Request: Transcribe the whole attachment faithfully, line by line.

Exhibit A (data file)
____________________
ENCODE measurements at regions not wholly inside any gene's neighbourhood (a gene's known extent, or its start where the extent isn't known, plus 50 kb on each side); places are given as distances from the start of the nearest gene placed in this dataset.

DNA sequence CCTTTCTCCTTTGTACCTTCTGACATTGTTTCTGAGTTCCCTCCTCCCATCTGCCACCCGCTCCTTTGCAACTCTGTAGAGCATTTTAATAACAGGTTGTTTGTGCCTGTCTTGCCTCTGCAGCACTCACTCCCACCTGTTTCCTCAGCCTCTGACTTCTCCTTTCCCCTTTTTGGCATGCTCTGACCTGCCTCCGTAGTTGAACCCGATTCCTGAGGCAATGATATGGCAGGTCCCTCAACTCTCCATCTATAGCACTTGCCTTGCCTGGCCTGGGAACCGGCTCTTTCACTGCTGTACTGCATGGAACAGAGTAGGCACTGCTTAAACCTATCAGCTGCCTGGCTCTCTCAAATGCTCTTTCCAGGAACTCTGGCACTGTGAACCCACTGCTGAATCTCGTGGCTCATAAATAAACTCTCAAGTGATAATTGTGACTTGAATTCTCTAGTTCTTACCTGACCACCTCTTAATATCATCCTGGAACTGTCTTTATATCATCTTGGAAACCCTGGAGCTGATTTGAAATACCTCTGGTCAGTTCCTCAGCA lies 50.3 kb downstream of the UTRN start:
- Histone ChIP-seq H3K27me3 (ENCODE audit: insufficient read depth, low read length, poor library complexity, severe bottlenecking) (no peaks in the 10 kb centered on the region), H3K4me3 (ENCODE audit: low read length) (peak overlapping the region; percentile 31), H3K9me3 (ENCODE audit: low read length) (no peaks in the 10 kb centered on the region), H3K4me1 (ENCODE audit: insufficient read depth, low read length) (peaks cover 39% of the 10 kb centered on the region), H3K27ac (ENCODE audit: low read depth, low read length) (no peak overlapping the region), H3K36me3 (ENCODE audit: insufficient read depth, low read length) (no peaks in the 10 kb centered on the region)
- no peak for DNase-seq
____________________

ENCODE measurements at regions not wholly inside any gene's neighbourhood (a gene's known extent, or its start where the extent isn't known, plus 50 kb on each side); places are given as distances from the start of the nearest gene placed in this dataset.

DNA sequence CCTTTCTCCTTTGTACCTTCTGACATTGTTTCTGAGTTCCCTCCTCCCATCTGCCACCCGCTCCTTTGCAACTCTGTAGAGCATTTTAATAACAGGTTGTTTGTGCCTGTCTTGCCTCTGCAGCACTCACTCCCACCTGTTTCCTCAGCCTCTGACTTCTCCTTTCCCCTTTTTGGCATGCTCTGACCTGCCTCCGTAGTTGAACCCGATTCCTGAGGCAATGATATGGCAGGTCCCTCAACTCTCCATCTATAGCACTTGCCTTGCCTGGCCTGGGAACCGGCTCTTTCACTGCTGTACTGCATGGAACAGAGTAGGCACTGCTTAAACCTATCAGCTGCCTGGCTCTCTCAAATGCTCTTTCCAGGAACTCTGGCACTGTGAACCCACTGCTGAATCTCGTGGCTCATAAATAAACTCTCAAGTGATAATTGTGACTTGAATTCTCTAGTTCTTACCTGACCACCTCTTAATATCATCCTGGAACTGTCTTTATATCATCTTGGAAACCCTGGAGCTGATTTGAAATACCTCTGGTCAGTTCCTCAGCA lies 50.3 kb downstream of the UTRN start:
- Histone ChIP-seq H3K27me3 (ENCODE audit: insufficient read depth, low read length, poor library complexity, severe bottlenecking) (no peaks in the 10 kb centered on the region), H3K4me3 (ENCODE audit: low read length) (peak overlapping the region; percentile 31), H3K9me3 (ENCODE audit: low read length) (no peaks in the 10 kb centered on the region), H3K4me1 (ENCODE audit: insufficient read depth, low read length) (peaks cover 39% of the 10 kb centered on the region), H3K27ac (ENCODE audit: low read depth, low read length) (no peak overlapping the region), H3K36me3 (ENCODE audit: insufficient read depth, low read length) (no peaks in the 10 kb centered on the region)
- no peak for DNase-seq